Zero deposit loans for Chinese investors to spur Australian property market
Posted on: 18 Jan 2016

Zero deposit loans for Chinese investors to spur Australian property market

Chinese buyers spent a record $12.4 billion on Australian residential property last financial year after buying around 15 per cent of all new homes, according to an analysis of government data by Credit Suisse. 

At the very same time APRA and the RBA is making it increasing more difficult for Australians to purchase property. With this increased demand from overseas our property market is not running out of steam, however are you going to profit from it? You need to make sure you get in on this and don't get left behind, our property cycle may now change forever.

Ping An and its partner Austpac say the zero-depoist strategy will open Australia investment to a whole new class of Chinese investors. Bloomberg
One of China's biggest financial institutions is offering zero-deposit home loans for off-the-plan apartments in Melbourne and the Gold Coast, a practice at odds with efforts by Australian regulators to tighten lending standards and cool the property market.

The banking division of PingAn Insurance, which has a listing in Hong Kong, was spruiking the loans to Chinese investors at a conference in Shanghai last week.

'The York', a large apartment development in West Brunswick is one of the developments being promoted by PingAn's no-deposit loan offer in Shanghai. Paul Jeffers
"Become an Australian property owner with zero down payment," said one slide displayed at the conference. "Join hands with PingAn and realise your overseas property dream," said another.

PingAn and property marketing group Austpac are offering Chinese investors the zero-down-payment option for apartments in Melbourne's West Brunswick and Hope Island on the Gold Coast.

"It will open up the Australian property market to a whole new class of investors," said Eddie Yuen, the Shanghai-based manager of Austpac. "Investors may not have the cash now, but they can still buy a property in Australia."

The aggressive lending practices being promoted by PingAn come amid efforts by the Australian Prudential Regulation Authority and the Reserve Bank of Australia to cool the overheated property market.

APRA has forced banks to tighten lending practices for property investors, including tougher income assessments and higher down-payment requirements.

Westpac minimum 20pc down
This has seen Westpac double the minimum down payment to 20 per cent for those investing in property.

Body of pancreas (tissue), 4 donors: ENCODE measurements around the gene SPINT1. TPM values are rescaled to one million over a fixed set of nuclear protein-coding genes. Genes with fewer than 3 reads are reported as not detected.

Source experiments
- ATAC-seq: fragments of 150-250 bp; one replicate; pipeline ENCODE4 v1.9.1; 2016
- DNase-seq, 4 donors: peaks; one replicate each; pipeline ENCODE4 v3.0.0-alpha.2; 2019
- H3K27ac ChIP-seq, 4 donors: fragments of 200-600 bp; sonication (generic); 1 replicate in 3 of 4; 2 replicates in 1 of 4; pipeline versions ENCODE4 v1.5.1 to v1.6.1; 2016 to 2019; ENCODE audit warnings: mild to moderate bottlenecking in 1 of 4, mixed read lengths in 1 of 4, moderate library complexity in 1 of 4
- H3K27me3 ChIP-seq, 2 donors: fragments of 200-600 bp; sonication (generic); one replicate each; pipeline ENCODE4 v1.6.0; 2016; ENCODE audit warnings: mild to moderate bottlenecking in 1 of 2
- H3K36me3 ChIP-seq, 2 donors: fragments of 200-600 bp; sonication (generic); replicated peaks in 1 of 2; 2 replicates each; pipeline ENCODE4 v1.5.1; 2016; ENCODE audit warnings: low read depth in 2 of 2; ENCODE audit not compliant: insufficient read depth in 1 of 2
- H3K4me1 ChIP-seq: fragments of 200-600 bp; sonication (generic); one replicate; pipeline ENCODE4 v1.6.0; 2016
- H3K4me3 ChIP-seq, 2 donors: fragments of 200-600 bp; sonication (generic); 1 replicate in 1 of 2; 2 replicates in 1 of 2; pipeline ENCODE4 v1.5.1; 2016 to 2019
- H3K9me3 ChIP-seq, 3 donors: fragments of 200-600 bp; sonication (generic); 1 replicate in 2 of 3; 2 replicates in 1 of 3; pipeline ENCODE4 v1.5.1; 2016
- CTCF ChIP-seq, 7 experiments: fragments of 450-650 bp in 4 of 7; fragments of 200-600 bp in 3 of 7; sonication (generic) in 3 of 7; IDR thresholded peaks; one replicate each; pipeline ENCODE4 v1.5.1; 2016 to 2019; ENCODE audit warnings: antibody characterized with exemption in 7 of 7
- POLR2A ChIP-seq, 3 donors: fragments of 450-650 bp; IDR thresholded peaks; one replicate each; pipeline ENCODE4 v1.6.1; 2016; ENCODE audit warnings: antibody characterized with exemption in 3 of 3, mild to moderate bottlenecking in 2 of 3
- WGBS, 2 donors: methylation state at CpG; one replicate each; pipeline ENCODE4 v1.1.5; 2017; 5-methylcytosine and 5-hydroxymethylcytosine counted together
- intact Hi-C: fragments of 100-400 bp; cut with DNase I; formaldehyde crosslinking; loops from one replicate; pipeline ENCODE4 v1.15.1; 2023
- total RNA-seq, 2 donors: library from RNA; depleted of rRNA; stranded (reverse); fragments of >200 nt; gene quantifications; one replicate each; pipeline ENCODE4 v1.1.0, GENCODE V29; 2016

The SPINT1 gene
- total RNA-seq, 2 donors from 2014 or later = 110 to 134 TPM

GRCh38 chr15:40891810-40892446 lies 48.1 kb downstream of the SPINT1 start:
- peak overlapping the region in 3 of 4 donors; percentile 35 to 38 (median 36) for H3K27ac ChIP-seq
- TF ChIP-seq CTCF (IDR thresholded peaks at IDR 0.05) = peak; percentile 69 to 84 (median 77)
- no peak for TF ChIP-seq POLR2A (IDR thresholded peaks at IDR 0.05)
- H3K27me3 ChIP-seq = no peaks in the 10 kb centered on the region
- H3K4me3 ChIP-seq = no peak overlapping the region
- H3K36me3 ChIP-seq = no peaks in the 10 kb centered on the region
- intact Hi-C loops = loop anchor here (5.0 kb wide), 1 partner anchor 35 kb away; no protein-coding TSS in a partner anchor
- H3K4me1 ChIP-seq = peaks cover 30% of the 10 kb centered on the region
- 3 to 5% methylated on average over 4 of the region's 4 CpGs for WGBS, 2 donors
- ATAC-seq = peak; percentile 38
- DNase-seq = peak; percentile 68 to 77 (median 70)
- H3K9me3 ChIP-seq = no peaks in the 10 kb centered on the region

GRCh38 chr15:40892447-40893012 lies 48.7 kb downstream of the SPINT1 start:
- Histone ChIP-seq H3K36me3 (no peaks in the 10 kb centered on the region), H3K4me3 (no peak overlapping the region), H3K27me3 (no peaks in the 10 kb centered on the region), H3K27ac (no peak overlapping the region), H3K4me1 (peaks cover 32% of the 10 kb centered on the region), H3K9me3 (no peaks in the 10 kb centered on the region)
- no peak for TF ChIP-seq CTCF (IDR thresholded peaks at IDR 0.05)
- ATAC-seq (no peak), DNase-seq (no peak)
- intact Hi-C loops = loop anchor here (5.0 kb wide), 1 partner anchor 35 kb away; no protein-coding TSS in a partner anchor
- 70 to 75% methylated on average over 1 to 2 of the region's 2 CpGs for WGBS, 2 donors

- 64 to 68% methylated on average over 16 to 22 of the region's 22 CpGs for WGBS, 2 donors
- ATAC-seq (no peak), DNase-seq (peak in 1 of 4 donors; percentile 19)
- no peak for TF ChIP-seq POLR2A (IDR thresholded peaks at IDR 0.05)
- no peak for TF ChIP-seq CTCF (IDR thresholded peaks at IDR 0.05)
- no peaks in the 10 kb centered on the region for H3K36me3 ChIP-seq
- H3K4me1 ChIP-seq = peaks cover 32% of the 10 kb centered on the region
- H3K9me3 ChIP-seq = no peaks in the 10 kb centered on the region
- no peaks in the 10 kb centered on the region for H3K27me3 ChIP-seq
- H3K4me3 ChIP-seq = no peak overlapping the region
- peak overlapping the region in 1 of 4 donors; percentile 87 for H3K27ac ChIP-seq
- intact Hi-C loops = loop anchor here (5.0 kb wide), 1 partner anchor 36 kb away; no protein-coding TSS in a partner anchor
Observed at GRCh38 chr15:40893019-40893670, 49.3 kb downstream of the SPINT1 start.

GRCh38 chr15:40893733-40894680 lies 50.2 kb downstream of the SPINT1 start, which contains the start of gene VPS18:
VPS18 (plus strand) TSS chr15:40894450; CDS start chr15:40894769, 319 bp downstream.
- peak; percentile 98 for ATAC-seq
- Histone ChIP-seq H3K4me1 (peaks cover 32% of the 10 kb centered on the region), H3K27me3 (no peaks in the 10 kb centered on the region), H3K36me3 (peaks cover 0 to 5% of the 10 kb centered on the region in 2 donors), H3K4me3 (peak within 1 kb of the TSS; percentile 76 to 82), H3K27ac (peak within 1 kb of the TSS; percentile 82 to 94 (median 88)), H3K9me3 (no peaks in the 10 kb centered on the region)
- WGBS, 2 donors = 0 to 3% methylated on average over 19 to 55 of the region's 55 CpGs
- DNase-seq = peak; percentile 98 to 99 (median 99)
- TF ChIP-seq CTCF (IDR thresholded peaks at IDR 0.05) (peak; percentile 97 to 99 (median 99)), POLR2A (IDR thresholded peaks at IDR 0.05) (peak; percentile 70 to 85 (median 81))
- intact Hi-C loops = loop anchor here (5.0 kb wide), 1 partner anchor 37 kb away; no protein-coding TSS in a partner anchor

The other big banks have instituted similar tightening measures, including higher interest rates for investors.

The unusual intervention by APRA came after concerns that more relaxed lending practices were fuelling the east coast property market and had left the banks exposed to significant losses from a correction in the market.

But Australian regulators are powerless to prevent the aggressive lending practices of PingAn or other offshore banks.

The PingAn offering is also at odds with Chinese government efforts to stem capital outflows, as depreciation pressure on the yuan has increased in recent months as the economy slows.

Chinese buyers spent a record $12.4 billion on Australian residential property last financial year after buying around 15 per cent of all new homes, according to an analysis of government data by Credit Suisse.

The investment bank believes this proportion could rise to 25 per cent by 2020.

In recent years Chinese buyers have increasingly looked to Australia as the mainland property market wobbled and many believed the days of big capital gains were over. Australia is the third-most-popular destination for Chinese property buyers, after the United States and Canada.

Scott Kirchner, a director of property agency Bella China, said the zero-deposit loans would mainly be taken up by speculators, rather than those wanting to buy property for their children attending university in Australia or for retirement.

"They are doing this [taking a zero-deposit loan] because they think they are going to get instant capital appreciation," he said. "I don't know why you would do it unless that was the assumption."

Lower-level buyer attraction
Mr Kirchner said it would also attract lower-level Chinese buyers who might borrow more money than they could afford, while it would also drive up prices.

"If you are opening up the market to another level of buyer then of course it will increase demand and that will flow on to prices," he said.

Mr Kirchner said there was also a risk for developers selling off-the-plan apartments, as some buyers would be tempted to walk away from their initial down payment if prices had not risen at the time of settlement.

Mr Yuen of Austpac said it was early days for the zero-deposit loan, but so far there had been strong interest and if the trial was successful PingAn could roll it out more widely.

He said PingAn would typically lend Chinese investors the 30 per cent required for the down payment and the remainder would be financed by an Australian bank.

"The down payment will typically be secured against an apartment in China," he said.

Mr Yuen said there would be no requirement to disclose the PingAn loan to an Australian bank, which would hold the primary mortgage over the property.

Simon Moreira, a sales manager with R Corp, which is developing the West Brunswick apartments known as "The York", was unaware buyers were being offered zero-deposit loans. "I have got no idea about that," he said by phone from Melbourne.

Mr Moreira said around 80 properties in the 315-apartment development remained unsold and he would be in China shortly to continue the sales push.

PingAn is also offering the zero-down scheme for investors buying into the Ramada serviced apartments at Hope Island on the Gold Coast.

By Angus Grigg